Post harvest treatment of agricultural produce
Quite a few agricultural commodities are treated with agricultural chemicals after they are harvested.
This practice is known as 'post-harvest chemical treatment'.
The objective of post-harvest chemical treatments is to address pest and disease problems that may arise during the transport and storage of a commodity.
Examples of pest problems include weevils and other insects infesting cereal grains during storage, fungal pathogens such as botrytis infecting table grapes and superficial scald infecting pome fruit.
Agricultural produce destined for interstate transport may be treated with agricultural chemicals to meet quarantine requirements.
Growers must be aware of the chain of custody through which their produce passes, and of any potential chemicals used by others in the chain.
The owner of the produce is responsible for ensuring it meets food standards and may be held accountable for any unacceptable chemical residues detected in produce.
For growers involved in quality assurance systems, the potential unauthorised treatment of their produce must be regarded as a significant critical control point and processes must be put in place to negate this risk.
Permission to treat produce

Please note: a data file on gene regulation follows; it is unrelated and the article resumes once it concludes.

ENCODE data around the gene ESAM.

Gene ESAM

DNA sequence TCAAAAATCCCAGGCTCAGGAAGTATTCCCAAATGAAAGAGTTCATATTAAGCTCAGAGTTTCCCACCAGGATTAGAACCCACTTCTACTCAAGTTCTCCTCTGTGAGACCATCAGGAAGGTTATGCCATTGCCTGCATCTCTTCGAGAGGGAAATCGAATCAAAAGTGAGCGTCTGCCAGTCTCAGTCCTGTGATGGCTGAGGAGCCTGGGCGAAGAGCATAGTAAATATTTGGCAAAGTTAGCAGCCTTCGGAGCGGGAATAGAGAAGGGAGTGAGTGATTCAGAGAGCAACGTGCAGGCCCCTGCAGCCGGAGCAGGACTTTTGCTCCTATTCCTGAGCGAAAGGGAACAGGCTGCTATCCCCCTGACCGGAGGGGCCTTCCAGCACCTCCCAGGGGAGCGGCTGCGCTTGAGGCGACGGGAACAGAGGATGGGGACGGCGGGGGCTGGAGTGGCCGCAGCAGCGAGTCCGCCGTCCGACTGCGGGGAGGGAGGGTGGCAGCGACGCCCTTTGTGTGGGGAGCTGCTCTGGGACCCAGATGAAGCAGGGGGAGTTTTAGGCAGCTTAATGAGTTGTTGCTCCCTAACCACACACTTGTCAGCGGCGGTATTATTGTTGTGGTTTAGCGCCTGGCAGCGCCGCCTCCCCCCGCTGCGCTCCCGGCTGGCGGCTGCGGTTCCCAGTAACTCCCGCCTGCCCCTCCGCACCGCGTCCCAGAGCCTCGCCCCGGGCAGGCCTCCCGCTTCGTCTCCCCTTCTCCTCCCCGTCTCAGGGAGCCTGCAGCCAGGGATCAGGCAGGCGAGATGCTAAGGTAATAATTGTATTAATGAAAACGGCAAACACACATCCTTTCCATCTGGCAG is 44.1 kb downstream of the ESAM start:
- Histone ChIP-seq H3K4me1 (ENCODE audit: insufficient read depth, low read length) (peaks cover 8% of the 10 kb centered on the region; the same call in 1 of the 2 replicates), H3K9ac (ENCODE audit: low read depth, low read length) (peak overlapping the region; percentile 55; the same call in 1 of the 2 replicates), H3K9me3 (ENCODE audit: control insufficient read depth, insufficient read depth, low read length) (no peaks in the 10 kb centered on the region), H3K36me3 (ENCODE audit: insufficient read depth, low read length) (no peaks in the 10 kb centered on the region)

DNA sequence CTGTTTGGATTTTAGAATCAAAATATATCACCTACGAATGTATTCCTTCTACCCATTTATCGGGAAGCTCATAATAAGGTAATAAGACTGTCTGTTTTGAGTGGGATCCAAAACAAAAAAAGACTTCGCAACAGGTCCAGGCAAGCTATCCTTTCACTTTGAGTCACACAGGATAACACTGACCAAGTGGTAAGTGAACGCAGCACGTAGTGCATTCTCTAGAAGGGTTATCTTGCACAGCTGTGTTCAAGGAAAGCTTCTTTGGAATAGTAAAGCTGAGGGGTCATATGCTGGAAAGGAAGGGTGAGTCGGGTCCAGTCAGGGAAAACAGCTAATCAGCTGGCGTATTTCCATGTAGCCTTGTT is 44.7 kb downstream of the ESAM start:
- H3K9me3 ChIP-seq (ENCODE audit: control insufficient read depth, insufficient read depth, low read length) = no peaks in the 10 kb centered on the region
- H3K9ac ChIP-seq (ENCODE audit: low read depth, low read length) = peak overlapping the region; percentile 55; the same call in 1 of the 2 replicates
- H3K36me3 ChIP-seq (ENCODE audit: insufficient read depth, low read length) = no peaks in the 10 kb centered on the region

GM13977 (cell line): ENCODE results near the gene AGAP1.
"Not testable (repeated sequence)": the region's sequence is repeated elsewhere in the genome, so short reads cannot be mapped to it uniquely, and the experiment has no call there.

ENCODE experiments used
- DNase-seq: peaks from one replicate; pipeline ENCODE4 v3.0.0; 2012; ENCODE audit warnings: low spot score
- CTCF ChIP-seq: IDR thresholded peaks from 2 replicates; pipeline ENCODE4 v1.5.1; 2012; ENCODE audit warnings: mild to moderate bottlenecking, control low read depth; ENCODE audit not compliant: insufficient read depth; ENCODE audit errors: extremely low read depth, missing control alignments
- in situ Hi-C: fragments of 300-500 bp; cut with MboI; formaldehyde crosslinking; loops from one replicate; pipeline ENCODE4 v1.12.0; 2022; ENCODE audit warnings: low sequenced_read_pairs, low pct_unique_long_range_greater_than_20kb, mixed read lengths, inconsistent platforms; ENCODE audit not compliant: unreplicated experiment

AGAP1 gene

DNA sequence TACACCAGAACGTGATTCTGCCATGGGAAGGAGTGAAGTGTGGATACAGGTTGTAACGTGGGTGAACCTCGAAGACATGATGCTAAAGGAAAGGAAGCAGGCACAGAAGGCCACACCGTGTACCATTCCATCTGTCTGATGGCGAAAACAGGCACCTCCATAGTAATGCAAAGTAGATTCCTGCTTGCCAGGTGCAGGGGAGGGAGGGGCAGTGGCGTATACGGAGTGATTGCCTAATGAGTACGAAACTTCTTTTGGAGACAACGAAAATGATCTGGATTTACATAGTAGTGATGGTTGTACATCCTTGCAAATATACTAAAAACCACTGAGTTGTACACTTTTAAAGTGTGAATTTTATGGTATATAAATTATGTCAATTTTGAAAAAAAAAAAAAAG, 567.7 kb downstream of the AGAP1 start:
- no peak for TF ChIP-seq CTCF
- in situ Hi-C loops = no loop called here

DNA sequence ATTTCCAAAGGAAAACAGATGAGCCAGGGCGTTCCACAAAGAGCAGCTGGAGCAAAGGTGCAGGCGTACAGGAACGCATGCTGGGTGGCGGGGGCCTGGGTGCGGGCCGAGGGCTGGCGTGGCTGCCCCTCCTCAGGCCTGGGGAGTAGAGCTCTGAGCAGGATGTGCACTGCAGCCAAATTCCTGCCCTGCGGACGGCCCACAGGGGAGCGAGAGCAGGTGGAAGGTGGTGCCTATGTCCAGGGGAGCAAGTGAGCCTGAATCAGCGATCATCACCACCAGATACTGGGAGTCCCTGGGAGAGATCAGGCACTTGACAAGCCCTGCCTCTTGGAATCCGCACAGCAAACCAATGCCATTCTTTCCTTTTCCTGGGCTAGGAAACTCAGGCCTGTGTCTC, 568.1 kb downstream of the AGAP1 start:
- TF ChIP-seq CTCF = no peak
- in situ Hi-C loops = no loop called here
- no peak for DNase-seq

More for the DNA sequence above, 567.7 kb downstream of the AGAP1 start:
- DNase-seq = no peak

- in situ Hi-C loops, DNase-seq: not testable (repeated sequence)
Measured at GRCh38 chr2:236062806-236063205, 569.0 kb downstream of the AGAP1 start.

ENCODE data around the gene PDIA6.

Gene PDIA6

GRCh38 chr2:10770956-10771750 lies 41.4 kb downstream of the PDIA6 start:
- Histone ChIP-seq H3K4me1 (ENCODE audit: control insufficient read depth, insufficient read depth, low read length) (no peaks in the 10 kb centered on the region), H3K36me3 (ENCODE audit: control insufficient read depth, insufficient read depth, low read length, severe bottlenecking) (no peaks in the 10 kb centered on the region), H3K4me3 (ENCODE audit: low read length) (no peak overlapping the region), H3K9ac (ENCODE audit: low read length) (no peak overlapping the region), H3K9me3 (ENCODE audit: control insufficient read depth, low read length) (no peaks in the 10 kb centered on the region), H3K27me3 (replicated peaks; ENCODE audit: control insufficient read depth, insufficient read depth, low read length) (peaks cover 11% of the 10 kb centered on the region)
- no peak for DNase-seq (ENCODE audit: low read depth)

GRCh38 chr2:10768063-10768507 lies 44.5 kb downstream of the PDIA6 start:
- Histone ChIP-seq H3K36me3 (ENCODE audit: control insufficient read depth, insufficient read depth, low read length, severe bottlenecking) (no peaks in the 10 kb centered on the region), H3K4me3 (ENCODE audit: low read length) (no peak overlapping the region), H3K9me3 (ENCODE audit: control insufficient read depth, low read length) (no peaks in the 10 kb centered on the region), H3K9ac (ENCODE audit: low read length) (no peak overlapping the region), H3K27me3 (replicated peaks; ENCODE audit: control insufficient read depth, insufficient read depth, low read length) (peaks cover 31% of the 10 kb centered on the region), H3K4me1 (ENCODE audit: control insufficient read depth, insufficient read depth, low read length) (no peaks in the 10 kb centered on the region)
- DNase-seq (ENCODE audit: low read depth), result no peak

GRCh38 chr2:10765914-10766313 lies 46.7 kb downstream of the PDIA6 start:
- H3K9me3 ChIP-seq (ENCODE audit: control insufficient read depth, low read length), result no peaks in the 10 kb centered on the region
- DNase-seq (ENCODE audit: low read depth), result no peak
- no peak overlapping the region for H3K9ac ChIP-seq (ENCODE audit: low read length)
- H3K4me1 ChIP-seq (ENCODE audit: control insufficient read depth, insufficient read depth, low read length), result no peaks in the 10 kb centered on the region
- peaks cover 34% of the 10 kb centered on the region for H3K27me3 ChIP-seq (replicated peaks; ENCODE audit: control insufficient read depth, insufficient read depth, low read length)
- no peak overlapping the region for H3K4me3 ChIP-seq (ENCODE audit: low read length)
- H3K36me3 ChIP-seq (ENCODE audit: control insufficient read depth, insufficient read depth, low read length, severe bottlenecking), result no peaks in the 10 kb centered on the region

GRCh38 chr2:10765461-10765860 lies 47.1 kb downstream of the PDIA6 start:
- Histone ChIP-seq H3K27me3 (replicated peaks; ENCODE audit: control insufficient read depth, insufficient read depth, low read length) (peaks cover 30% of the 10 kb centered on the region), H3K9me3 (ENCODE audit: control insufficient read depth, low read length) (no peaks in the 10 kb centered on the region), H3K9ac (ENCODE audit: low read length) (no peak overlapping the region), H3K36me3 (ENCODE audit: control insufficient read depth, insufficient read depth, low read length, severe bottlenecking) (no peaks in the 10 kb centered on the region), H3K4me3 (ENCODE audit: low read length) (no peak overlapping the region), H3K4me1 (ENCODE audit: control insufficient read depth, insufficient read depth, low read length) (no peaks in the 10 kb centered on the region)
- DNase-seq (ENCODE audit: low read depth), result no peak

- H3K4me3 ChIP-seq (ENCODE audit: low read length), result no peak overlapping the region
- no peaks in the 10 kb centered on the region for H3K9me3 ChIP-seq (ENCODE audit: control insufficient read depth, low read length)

People who transport or handle agricultural produce (e.g. treatment of grains during transport, dipping of fruit and vegetables in packing sheds) cannot treat produce they do not own with agricultural chemicals without written permission from the owners of the produce.
This ensures that unacceptable chemical residues do not occur in produce treated by people who do not own the produce, either during processing or in transit.
Additionally, this protects the owner who could otherwise suffer a loss through the actions of another person.
There is no special form required to obtain permission to treat produce, which provides flexibility to agricultural produce owners, packers and transporters.
The owner can give permission for a single treatment using one chemical, or for a range of treatments over a longer time.
Below is one example of a form that may be used to record permission to treat agricultural produce with an agricultural chemical.
Note the person undertaking the agricultural chemical treatment should retain the permission form as a reference and provide a copy to the produce owner upon request.